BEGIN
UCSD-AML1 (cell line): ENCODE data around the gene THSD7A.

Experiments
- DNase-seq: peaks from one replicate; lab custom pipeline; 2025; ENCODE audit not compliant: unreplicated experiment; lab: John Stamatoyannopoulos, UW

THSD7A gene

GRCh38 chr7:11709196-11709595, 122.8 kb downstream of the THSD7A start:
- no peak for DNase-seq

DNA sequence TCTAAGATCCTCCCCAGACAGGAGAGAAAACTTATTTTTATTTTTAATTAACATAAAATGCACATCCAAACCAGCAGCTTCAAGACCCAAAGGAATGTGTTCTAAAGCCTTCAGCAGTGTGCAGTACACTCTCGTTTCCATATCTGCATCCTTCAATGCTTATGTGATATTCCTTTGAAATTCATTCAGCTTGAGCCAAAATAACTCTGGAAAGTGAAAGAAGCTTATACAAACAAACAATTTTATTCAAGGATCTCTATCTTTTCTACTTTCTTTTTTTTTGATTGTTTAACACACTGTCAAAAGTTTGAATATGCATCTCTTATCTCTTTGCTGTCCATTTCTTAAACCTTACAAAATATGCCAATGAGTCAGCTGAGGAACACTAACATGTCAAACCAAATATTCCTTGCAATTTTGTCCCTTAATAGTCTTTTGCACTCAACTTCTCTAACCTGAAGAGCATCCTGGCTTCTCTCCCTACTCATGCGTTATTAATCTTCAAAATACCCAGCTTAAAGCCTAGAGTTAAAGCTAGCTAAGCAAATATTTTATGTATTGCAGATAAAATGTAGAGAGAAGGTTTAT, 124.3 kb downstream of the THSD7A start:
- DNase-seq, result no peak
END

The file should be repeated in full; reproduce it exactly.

UCSD-AML1 (cell line): ENCODE data around the gene THSD7A.

Experiments
- DNase-seq: peaks from one replicate; lab custom pipeline; 2025; ENCODE audit not compliant: unreplicated experiment; lab: John Stamatoyannopoulos, UW

THSD7A gene

GRCh38 chr7:11709196-11709595, 122.8 kb downstream of the THSD7A start:
- no peak for DNase-seq

DNA sequence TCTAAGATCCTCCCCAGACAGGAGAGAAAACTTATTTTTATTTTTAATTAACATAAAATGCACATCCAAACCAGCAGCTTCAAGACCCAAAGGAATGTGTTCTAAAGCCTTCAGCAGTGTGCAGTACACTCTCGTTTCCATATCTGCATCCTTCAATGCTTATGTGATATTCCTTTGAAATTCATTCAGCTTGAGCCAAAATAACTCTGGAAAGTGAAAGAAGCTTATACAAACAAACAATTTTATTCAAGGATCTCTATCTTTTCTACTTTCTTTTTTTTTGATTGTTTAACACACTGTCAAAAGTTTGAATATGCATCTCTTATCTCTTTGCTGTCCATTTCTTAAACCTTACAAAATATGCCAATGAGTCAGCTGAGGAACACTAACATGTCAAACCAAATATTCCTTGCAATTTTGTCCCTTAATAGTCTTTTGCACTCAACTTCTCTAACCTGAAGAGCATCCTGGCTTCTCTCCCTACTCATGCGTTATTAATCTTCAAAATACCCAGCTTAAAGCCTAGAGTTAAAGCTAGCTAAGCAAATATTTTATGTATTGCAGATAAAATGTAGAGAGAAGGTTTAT, 124.3 kb downstream of the THSD7A start:
- DNase-seq, result no peak